Monday, March 26, 2007

Further notes, or What's with all this news stuff on BBC?

A few things.

CORRECTION - I shouldn't have been calling the weather man "Chubby," or even "chubby" for that matter. As a friend of mine likes to say, that's like making fun of Rush Limbaugh for being fat. By joking about his weight, I took away from the salient point, which was his stupidity, or someone's stupidity, in thinking that a second-hand report of a phone call made for compelling televison. Run a scroll, we can read. Anyway, it was wrriten out of a temporary anger, and I'm already sorry that it was so malicious. I apologize for the error in judgment, which is an oddly spelled word.

Then just one thing I forgot. If anyone out there is a fan of books, or movies, or news, they should chase down the following news cycles and their history.

First, the Russian spy agent who was poisoned while meeting with someone to obtain information about his own government. This is the start to a book by Robert Ludlum, or Tom Clancy, or someone else, but this time it's real. Keep looking around, and you realize strange and bad things are happening to reporters and other interested parties. This is serious stuff. And those movies (based on Ludlum and Clancy) do very well at the box office, yet we hardly hear about this story anymore. I have, however, seen the Bahamian Minister of Tourism's father on television, to speak about Anna Nicole Smith, and those two kids who were cruelly rejected from American Idol.

Another story to get into is that of the British coach Bob Woolmer, who coached the Pakistani cricket team. The team lost to huge underdog Ireland at the Cricket World Cup, and it should be mentioned in this sentence that cricket has had serious problems with gambling and match-fixing in recent years. Later on in the night, Woolmer was found dead of strangulation. This is Agatha Christie and two dozen rip-offs, although, again, it's real.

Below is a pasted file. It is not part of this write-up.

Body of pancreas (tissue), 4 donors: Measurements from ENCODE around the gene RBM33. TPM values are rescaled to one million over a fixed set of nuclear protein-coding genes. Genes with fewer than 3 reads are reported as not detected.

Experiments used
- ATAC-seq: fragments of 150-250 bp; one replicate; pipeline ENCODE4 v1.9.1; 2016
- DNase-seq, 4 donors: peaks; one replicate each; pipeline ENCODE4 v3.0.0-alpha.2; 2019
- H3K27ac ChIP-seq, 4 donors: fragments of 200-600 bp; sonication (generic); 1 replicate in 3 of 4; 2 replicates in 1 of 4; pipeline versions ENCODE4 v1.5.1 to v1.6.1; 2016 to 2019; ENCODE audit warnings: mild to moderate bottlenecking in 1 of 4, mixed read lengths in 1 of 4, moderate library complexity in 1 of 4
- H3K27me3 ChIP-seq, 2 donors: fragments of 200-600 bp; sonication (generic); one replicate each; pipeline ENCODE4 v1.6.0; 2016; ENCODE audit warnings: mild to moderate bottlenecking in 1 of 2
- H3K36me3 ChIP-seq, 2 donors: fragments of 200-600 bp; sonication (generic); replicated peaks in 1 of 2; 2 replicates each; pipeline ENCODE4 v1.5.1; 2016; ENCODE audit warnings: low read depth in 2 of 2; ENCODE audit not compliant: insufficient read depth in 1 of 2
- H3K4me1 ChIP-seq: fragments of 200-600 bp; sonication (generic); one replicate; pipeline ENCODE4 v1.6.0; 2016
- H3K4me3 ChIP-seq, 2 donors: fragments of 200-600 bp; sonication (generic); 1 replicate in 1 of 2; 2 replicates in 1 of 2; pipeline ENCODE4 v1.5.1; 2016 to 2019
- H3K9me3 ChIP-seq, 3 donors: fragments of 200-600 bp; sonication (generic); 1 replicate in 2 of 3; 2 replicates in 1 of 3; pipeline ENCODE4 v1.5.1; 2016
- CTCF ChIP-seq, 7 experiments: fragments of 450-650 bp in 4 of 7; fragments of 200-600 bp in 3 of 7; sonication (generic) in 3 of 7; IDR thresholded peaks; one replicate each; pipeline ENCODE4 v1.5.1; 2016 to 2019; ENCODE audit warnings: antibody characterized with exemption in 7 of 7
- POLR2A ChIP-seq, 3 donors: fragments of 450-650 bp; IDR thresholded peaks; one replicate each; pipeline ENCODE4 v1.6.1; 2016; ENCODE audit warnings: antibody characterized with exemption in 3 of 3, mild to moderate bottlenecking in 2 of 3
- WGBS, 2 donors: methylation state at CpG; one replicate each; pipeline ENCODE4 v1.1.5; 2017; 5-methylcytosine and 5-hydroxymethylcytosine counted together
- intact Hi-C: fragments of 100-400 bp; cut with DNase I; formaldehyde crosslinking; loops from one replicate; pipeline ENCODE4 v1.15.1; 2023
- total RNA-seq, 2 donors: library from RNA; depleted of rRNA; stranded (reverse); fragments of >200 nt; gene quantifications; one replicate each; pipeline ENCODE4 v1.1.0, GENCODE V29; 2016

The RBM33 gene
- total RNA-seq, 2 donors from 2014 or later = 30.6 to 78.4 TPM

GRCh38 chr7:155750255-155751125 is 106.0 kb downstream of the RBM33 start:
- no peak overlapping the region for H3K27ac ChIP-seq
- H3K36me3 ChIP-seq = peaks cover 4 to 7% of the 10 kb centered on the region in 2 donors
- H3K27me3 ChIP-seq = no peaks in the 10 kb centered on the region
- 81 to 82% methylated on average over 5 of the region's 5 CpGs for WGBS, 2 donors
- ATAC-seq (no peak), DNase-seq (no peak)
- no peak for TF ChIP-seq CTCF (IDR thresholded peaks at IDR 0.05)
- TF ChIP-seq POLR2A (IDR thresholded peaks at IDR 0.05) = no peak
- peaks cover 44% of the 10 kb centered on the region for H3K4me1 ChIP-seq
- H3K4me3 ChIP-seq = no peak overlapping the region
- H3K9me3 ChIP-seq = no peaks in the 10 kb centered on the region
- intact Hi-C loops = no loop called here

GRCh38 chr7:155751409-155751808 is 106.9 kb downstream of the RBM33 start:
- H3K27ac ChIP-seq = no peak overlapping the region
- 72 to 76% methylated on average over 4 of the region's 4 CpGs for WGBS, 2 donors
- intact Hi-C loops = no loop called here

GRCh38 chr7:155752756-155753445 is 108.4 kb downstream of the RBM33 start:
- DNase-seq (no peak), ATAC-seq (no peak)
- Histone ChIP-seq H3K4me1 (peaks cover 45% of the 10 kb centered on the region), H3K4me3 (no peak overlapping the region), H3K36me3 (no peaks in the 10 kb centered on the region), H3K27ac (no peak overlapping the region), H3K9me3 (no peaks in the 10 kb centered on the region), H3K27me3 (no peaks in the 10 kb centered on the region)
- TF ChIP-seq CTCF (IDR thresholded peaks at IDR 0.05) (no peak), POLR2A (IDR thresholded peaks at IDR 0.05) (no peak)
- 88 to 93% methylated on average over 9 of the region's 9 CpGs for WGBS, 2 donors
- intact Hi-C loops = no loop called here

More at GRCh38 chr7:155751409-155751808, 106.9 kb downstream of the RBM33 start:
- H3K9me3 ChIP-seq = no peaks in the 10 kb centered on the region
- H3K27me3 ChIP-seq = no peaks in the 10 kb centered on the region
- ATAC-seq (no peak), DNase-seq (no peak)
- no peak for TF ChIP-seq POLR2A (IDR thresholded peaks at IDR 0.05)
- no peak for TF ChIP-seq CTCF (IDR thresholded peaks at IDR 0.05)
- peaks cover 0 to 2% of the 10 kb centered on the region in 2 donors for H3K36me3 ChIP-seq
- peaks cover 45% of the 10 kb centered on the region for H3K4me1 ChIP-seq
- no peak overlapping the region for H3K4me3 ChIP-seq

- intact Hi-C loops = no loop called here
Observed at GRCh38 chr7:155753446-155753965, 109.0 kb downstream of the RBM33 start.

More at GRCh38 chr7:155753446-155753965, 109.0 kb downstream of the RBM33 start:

Here in America, these stories will get covered as interesting little British stories. Quaint, even. And isn't it an odd game, cricket? It's like baseball, isn't it? Now then--


But if you read about either of these two stories, you realize their weight. In one case, a man, well-liked, with a wife and two boys. In the other case, several people.

They're dead. Innocent, good people, some of them it seems very brave and decent people, dead. And we should morn their loss, and find out what happened.

I'm not saying it should be splashed all over the news. I'm just saying keep an ear out, and when a good reporter takes a crack at a book on either of these things (and, in the KGB case, lives until publication), go find it and read it. Or wait for the big-budget movie that gets made.

Also, read things by Erik Larson. And get some sleep, my God, you look like hell.



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